As we looked to where the sound was coming from, we saw a dad with his wife and daughter, megaphone in one hand, doomsday poster in the other.

“JUDGMENT DAY IS COMING. YOU’RE GOING TO LEAVE HERE AND GO DRINK YOUR BEER AND GORGE YOURSELVES ON SPORTS, BUT GOD IS GOING TO SEPARATE THE SHEEP FROM THE GOATS. THIS CHURCH BUILDING STEALS MONEY FROM THE WIDOWS AND ORPHANS.” 

et cetera, et cetera.

Turns out our church isn’t special – we’re just one of several megachurches that is targeted by this group. It was our week for the…uh…Judgement Day public service announcement.

We got our boys inside and to their children’s worship. About 5 minutes into our own class, I leaned over to my sweet, non-confrontational husband and said, “I think I have to go out there and talk to those people.” To which he replied, “Please don’t.”

I laughed….on my way out the door.

I grabbed a few water bottles from the kitchen and headed outside.

Thankfully, there was a lull in church traffic, so the protestors were sitting down on the grass taking a break.

I squatted down next to them and asked, “So are you are guys from around here?”

The next several minutes were spent talking about living in Texas and being a parent. We didn’t venture much into what they were actually protesting; honestly, I didn’t care to hear. Rarely do productive conversations happen at the speaker end of a bullhorn.

One thing I did say was that our church – while not perfect – is made up of a whole lot of messed up people trying their best to follow a perfect Jesus. “It really is a pretty amazing place, full of lots of grace.”

“Well some of those ‘nice people’ have been very vindictive to us this morning.” the dad replied.

I resisted the urge to point out it was probably a direct response to his yelling unwarranted insults in their face. Instead I said, “Man, I’m sorry to hear that. You know, sometimes when we are met with aggression, we respond accordingly. But even if we disagree with each other, we can still do so in love. I hope you’ve seen more of that today than the other.”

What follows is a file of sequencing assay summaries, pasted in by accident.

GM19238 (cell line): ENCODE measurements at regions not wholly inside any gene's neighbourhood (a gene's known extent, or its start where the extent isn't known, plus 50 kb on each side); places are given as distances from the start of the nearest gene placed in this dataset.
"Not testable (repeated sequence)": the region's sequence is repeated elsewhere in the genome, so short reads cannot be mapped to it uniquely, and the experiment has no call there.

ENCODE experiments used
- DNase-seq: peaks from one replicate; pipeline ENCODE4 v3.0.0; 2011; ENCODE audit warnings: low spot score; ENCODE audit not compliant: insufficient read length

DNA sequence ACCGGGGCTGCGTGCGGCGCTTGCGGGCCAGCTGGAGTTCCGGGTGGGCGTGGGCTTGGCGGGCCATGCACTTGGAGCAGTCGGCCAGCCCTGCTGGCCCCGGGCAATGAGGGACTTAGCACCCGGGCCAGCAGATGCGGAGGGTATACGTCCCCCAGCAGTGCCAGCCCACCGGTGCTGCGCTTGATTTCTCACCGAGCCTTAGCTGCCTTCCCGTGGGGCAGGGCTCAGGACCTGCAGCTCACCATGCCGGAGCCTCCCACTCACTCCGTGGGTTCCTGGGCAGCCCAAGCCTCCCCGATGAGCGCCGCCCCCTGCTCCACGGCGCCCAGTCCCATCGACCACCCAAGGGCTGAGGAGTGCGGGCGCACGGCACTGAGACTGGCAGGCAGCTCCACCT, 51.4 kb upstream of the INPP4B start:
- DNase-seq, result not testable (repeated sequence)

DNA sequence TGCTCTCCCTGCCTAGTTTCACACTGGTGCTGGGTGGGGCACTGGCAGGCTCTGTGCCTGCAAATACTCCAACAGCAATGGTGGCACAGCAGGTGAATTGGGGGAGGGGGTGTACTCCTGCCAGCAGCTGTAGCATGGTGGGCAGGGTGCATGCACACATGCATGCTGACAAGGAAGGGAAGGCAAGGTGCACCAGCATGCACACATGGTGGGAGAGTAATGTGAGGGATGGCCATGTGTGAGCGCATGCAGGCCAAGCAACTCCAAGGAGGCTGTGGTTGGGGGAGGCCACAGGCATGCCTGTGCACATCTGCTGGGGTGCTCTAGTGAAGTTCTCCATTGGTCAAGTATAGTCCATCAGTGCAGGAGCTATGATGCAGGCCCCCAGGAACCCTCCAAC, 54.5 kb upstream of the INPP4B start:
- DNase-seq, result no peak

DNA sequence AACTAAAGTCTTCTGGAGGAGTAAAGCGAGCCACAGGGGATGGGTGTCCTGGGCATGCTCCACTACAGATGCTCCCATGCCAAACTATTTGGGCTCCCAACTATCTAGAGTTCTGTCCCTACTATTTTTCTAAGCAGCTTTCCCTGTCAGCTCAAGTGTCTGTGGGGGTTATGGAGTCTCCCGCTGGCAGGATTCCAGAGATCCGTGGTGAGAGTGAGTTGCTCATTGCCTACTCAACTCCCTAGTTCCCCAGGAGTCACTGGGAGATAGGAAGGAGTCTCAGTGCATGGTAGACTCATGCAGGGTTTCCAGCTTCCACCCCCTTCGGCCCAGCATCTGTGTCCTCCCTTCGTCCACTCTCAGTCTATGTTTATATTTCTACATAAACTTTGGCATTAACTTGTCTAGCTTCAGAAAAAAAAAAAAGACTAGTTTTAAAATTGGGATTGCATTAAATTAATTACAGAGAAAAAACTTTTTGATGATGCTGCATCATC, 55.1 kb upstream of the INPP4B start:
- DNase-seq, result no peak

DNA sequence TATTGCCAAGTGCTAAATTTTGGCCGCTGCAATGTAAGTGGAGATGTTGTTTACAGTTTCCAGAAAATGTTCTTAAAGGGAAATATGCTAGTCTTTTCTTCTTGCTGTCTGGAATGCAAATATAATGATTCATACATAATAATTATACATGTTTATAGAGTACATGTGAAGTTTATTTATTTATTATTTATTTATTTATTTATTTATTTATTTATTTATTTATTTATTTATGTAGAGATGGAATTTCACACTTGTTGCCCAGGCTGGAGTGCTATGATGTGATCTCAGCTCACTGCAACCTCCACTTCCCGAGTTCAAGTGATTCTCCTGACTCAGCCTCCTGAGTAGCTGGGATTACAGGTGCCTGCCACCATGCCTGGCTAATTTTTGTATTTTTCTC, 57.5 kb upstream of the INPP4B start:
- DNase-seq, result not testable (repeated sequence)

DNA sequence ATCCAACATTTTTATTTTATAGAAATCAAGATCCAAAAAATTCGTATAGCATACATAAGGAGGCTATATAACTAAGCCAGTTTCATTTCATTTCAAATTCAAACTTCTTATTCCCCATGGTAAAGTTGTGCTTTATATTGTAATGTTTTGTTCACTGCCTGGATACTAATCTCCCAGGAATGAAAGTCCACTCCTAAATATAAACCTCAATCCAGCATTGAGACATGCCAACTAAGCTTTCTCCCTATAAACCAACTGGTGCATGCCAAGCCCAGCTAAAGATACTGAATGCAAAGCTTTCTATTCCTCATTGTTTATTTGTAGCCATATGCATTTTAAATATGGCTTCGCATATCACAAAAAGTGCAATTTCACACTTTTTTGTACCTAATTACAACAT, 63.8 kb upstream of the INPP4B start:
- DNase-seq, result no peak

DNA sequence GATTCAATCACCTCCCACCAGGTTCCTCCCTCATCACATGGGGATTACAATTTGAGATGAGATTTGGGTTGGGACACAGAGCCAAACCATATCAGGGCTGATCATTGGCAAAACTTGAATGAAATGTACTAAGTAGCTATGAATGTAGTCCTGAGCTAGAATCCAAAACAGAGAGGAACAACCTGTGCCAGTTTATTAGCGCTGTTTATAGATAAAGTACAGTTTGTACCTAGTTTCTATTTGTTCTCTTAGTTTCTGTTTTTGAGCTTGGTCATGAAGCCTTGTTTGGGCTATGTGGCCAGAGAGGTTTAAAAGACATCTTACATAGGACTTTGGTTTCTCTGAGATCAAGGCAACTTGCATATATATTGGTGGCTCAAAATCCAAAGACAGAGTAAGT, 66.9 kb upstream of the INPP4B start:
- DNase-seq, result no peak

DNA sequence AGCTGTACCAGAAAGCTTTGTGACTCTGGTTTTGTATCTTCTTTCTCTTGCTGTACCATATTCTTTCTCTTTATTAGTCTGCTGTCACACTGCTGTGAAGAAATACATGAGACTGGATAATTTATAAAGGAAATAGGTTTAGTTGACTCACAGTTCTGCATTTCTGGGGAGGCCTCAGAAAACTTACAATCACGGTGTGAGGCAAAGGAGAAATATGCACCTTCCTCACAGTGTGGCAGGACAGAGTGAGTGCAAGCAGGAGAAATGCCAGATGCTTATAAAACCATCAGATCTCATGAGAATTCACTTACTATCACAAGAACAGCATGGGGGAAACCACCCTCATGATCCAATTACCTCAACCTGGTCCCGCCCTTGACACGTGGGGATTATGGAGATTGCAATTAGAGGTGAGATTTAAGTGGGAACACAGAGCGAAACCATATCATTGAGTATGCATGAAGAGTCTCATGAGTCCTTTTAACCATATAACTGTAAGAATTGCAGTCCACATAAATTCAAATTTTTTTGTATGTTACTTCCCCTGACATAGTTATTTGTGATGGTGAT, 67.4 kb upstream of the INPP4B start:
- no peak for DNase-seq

We exchanged a few more pleasantries and ended our conversation shortly after.

As I was walking away I said, “Oh, by the way, I originally came out here to offer you guys water. It’s pretty hot today.”

The dad pointed to a pile of discarded water bottles on the ground and said, “Honestly, you’re about the 8th person to bring food or drinks out here. So.. thanks, but no thanks.”

I’ve never been prouder of our church as I was when I saw that pile of h2o.

When I got closer to the building, a few of our church security officers stopped me and asked if the family had been nice.

I told them yes, surprisingly.

“Oh, good,” they said. “You were the only person who wasn’t yelled away by a megaphone.”

It surprised me a little. Not that they yelled people away, but that I wasn’t one of those people.

Honestly, I think it helped that the family was sitting down relaxed when I approached. It probably also helped that they thought I was 16 years old.

Whatever it was (hello, divine intervention), I was so thankful for it.

Because as we drove up that morning and began unloading our kids, I watched as that teenage girl set up a video camera to record her dad yelling hateful, misguided statements at good, Jesus-loving people.

And as I watched her, I found myself hoping someone was responding graciously.

I hoped someone was responding differently.

I hoped someone was responding with kindness.

And then I felt God elbow me and whisper, “that someone could easily be you.”

Hope is great…but sometimes it needs flesh.

Because there will come a day when that girl begins to question the hate and the judgment her faith is based on. And when that day comes, I want her to be able to look back at her life and see real, actual faces of kindness in the midst of spitefulness. To see real, actual grace offered when it wasn’t deserved.

And you know what’s awesome? Whether she realized it or not…whether she’s even looking yet or not, she saw it on Sunday.